In every way it was like a war. There was the battle we watched tediously whether or not we wanted to. Then there was the time we filled like any soldier between skirmishes. Card games. Music. Reading. Sleeping, etc. We'd dream of meals eaten on actual plates and nights slept in real beds and silence. Pure, smooth, unbeeping silence. We'd pray.

The war on illness is also waged in the soul. This is not to say that all illness is the result of sin in the sense that, for example, you contracted a cold because you lied to someone. Illness exists because we're in a broken world. If you think it isn't broken, then you aren't hanging out in the right places. Or the wrong places. I don't know. But when the hour gets quiet, there is only you alone with your soul's aching. Pleading for this to be the last of it. The end of all life lived out of a back pack and a duffel. The desire to feel completely clean and rested. The desire for the pain of your loved to stop.

After so long, you begin to see the benefits to things you knew nothing about before. The same woman that picked me up the day this all got started almost forty years ago had surgery on Friday. Was I worried? No. You want to know why? If she died during surgery, then she got what she wished for. Go ahead and think me crude. She's ready, people. Losing her mind in bits and pieces and suffering through various surgeries and chemotherapies isn't something I can hope for her. She's got a better place to go to. I'll favor that over most treatments almost any day in her case.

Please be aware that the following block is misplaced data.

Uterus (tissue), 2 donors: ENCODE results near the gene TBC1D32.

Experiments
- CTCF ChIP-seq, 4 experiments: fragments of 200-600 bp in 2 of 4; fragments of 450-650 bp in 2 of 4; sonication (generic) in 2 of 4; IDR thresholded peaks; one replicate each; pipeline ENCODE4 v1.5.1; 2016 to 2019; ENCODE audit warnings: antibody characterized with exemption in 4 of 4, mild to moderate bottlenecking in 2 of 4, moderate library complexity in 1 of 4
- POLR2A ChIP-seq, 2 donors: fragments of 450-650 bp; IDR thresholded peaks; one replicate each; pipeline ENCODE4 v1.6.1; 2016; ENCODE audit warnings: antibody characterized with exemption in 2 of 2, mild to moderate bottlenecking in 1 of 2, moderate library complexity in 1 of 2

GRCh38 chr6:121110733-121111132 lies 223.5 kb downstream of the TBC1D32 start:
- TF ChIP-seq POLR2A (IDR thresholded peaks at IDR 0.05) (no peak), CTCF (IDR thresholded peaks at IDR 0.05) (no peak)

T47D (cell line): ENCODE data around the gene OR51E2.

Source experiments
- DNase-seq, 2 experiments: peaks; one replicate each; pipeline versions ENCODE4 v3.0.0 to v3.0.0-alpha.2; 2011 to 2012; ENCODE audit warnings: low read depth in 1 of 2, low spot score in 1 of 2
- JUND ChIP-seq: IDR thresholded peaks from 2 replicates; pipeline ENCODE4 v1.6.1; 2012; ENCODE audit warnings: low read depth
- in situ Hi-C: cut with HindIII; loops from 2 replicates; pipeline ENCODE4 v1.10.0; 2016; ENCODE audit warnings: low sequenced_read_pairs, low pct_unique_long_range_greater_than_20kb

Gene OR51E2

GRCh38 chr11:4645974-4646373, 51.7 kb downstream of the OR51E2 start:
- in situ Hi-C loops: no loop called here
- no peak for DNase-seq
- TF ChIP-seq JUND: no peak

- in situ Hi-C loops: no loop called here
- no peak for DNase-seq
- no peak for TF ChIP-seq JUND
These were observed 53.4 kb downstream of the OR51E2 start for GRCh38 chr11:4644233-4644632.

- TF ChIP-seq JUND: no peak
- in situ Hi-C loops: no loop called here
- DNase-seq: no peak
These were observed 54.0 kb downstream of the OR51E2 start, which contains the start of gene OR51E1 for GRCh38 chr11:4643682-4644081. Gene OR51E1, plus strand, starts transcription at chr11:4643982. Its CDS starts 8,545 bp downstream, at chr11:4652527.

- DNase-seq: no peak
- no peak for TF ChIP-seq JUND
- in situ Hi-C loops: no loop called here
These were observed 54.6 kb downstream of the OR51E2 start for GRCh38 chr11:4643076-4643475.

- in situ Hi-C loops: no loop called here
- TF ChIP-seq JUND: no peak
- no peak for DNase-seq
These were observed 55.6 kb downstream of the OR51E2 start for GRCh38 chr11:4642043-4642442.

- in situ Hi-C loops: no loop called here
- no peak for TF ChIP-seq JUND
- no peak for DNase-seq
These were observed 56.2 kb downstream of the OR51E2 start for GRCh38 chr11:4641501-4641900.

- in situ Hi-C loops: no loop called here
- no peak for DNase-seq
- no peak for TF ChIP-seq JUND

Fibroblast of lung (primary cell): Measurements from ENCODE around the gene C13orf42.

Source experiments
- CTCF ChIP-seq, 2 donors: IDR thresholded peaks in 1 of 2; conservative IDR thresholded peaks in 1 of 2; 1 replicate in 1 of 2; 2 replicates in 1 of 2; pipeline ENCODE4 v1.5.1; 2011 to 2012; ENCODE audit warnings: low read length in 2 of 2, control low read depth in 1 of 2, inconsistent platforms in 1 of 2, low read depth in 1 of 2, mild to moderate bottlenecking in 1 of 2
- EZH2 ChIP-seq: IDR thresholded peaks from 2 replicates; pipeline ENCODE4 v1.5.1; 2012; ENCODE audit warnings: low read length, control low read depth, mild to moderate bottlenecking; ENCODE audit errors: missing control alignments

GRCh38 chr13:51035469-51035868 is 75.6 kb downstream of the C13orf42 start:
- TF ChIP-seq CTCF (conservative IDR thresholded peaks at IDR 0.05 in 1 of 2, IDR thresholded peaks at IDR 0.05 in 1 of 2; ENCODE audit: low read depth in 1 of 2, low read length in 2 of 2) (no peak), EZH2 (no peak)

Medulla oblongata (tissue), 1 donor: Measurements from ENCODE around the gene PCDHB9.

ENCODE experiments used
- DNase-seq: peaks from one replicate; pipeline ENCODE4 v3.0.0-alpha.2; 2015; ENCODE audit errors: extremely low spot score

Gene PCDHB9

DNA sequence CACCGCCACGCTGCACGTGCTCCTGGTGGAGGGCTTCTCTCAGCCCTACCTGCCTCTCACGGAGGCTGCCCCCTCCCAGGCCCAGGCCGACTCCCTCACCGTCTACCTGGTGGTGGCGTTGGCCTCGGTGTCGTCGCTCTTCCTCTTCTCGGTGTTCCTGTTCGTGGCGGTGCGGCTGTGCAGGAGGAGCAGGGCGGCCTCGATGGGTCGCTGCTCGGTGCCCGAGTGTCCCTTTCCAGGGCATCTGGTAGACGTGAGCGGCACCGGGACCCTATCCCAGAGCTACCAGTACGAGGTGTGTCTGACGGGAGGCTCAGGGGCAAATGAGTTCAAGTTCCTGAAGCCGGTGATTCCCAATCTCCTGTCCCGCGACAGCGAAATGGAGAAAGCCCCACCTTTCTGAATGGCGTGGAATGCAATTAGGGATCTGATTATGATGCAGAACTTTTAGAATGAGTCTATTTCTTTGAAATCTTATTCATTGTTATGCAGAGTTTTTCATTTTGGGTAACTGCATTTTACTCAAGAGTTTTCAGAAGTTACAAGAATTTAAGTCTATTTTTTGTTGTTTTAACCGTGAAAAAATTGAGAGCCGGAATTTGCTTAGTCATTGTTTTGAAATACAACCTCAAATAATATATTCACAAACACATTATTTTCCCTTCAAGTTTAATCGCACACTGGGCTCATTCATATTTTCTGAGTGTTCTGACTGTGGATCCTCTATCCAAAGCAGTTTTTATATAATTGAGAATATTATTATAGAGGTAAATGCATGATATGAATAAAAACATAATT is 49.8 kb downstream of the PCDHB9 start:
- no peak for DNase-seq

When Beanstalk was born, we refurbished our foxholes and made room for more. Same with Squib. Talk about difficult things to pray for. Suddenly, even the foxholes weren't safe anymore. We proceeded like usual, but with a child? They don't make walls to protect you from the damage of watching them struggle. How those two have emerged as the happiest two kids on the planet is a miracle of epic proportions.

Now Baba is in the hospital and we are back in foxhole mode. Perhaps that's our learning experience. Maybe it's just a safety zone. Whatever it is, I know that this sort of emergent disaster is something I'm more used to than anything else. I want it to end, but I just don't know what I would do with myself if it did. Perhaps we're not supposed to live any other way. No big, comfy, uneventful lives. It's just possible that we are to be taking care of each other like this. It's hard. Brutal. Exhausting.'s THE thing that matters to them at the time. THE thing that matters, period.

You aren't living life if you don't get it on you.